Transportation may be the most misunderstood of society’s essential systems and services. Sometimes, I think of it as a house with its various complexities — electrical, gas, plumbing, roofing, foundation, airflow, lighting, and temperature control. Sometimes transportation seems like the community vascular system, connecting everything and everybody. But regardless of the metaphor, transportation is more complicated than we who use it every day imagine. It needs systems for communication, fuel, mechanical movement, labor, management, storage, logistics, maintenance, governance, and above all, the resources necessary to pay for everything.
In the almost 30 years I have been working on ITNAmerica, a national nonprofit transportation solution for older people and those with special needs. I have rarely met anyone in public transportation not deeply committed, over worked, under resourced, and too often also unappreciated. Through no fault of their own, consumers of public transportation are like people who go into a restaurant, order a fine meal from the menu, and enjoy what the waiter or waitress places on the table. The whole process seems simple — read the menu, select, consume. There may be something going on in the kitchen, though it is generally a blur. But as anyone who has ever worked in the restaurant industry will tell you, it’s infinitely more than that.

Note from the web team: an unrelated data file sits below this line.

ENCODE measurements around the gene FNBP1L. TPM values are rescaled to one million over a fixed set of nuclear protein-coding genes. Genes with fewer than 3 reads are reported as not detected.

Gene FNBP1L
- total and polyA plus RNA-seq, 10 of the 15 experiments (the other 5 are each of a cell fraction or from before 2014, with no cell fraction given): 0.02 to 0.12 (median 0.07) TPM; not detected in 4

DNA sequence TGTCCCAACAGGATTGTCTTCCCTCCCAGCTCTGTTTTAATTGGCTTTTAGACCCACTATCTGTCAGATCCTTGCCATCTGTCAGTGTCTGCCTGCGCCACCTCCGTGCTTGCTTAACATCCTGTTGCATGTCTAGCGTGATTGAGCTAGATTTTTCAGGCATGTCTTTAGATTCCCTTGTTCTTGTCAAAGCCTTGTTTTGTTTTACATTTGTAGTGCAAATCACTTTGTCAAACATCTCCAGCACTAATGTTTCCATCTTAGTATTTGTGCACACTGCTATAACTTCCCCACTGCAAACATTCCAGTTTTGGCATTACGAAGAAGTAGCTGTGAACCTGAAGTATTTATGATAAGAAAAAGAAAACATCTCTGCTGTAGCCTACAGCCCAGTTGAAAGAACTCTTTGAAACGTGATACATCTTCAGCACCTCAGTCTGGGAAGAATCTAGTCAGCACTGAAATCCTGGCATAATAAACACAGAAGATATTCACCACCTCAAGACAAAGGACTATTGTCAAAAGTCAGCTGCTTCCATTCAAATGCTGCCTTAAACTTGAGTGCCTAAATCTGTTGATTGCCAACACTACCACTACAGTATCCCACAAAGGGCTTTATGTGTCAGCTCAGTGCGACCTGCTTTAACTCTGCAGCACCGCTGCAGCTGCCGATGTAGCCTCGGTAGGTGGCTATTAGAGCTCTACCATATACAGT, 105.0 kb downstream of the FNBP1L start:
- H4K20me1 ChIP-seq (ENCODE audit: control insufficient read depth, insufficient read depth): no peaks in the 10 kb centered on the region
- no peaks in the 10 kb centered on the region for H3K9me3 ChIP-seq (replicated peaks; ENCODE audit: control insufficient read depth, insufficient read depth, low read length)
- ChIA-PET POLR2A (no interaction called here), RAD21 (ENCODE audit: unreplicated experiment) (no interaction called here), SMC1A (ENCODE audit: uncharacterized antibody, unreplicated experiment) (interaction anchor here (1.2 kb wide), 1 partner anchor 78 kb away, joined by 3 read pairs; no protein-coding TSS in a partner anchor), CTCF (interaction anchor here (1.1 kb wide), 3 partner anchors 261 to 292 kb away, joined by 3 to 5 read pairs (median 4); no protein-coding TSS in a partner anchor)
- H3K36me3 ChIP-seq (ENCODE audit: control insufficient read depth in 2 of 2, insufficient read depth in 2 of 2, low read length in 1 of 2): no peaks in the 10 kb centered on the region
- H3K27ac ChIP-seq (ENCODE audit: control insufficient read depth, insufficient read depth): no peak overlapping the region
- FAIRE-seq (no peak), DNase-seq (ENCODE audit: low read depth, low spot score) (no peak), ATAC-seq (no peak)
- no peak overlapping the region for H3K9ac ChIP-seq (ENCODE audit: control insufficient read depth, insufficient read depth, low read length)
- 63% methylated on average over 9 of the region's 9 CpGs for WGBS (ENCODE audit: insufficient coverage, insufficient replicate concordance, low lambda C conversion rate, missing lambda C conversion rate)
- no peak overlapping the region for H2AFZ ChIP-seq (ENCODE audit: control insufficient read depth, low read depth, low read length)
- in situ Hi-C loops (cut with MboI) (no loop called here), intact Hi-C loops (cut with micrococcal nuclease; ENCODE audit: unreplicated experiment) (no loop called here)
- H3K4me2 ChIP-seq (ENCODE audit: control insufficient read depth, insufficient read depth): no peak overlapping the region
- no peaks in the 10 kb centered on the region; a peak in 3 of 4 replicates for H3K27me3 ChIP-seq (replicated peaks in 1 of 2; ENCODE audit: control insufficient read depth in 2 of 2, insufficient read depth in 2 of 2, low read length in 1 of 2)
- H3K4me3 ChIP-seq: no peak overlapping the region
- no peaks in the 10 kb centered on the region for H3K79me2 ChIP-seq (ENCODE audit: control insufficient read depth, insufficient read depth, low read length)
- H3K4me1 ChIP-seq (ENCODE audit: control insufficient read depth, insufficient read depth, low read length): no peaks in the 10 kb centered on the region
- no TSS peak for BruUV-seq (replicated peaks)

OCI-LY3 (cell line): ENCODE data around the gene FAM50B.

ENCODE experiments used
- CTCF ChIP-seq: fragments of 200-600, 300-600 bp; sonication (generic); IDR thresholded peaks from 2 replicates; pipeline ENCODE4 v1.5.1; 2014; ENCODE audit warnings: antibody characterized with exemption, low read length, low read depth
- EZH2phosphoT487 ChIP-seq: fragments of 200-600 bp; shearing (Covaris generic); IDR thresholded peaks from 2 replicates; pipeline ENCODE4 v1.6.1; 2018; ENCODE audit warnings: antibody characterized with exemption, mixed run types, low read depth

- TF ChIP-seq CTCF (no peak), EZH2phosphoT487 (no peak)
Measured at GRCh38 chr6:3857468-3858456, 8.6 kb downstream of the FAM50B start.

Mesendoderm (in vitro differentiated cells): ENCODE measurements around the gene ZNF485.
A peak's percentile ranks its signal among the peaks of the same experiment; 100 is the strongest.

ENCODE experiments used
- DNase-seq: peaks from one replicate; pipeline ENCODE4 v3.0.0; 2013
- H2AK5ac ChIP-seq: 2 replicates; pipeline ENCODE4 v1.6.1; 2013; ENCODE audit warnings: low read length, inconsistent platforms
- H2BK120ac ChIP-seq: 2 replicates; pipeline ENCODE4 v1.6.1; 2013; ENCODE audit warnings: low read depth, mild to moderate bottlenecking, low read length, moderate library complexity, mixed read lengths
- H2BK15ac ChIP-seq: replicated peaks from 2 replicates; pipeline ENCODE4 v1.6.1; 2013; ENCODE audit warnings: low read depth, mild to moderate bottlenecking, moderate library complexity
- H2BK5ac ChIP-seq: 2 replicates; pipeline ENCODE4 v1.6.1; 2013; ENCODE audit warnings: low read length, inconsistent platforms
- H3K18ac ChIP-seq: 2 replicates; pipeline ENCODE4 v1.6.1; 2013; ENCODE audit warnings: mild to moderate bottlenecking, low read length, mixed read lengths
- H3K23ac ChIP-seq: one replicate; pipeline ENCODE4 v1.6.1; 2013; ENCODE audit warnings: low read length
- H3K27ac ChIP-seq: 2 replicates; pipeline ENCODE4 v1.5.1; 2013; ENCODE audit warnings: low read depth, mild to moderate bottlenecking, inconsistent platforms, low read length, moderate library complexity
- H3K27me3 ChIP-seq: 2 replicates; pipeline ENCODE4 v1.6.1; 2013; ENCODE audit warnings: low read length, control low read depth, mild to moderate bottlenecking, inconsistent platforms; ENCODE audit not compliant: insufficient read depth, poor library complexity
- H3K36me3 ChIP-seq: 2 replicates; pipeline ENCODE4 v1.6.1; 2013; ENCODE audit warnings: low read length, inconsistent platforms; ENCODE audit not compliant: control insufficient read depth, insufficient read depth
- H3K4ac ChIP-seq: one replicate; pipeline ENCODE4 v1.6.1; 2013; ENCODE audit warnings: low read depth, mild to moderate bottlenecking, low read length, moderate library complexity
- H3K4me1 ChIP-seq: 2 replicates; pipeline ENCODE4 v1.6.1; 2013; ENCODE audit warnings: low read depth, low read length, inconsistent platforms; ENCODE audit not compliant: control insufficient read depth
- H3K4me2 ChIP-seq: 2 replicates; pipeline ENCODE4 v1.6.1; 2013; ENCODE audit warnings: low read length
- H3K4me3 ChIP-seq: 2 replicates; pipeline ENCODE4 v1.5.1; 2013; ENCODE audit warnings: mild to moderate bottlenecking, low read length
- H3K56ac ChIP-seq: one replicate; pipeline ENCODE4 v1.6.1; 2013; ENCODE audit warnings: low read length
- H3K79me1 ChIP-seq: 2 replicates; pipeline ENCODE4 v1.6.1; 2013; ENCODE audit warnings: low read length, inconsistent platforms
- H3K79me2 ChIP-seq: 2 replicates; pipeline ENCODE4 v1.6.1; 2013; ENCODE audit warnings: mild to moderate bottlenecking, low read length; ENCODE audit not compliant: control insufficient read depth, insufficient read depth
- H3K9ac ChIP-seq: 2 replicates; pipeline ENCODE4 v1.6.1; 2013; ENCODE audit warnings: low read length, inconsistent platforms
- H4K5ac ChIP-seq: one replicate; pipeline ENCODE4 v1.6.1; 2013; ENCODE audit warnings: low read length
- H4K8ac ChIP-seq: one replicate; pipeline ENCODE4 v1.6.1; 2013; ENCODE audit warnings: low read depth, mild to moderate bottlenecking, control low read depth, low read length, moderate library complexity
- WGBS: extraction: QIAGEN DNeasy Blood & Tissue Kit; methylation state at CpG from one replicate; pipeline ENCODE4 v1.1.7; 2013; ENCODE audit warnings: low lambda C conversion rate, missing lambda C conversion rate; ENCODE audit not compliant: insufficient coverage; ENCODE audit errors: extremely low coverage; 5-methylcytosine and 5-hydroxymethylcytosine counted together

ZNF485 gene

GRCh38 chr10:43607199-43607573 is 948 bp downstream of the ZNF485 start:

Of all the systems necessary to put a transportation meal on the table for the American mobility consumer, the most complex, important and misunderstood is resources. Probably more than half of all transit riders assume the fare they pay covers the cost of their trip, when in fact the Hamilton Project of the Brookings Institute reports only a fraction of the nation’s 1,800 transit services operate in the black.
Even Uber and Lyft, internet-savvy taxicab companies, lose money on rides. Indeed, they have never been profitable. Instead of subsidizing rides with taxpayer dollars, they use investor funds. Lyft lost $911 million in 2018 despite revenue of $2.2 billion. Uber, the larger competitor, lost $1.8 billion on revenues of $11.8 billion.
Whenever I am in a conversation with someone who uses Uber or Lyft, I ask them if they are aware that these services lose money.
I have asked this question for several years, and so far every reply is the same: “Really?”
This is no surprise to me. Consumers are primarily concerned with their own ride. Unless someone is thinking of investing in the Uber or Lyft IPO’s, they aren’t thinking about Uber’s profitability. The same goes for transit — people just want to get where they are going. How much the ride is subsidized is not their issue.
But as an organization with a mission to meet the mobility needs of America’s aging population, it is ITNAmerica’s issue. And because we are a non-profit organization, we approached the problem with a different set of business rules. ITNAmerica is a social enterprise, with a business-like approach and a social purpose as a bottom line. We are a little bit like a business and a little bit like public transit, so we have a foot in each world.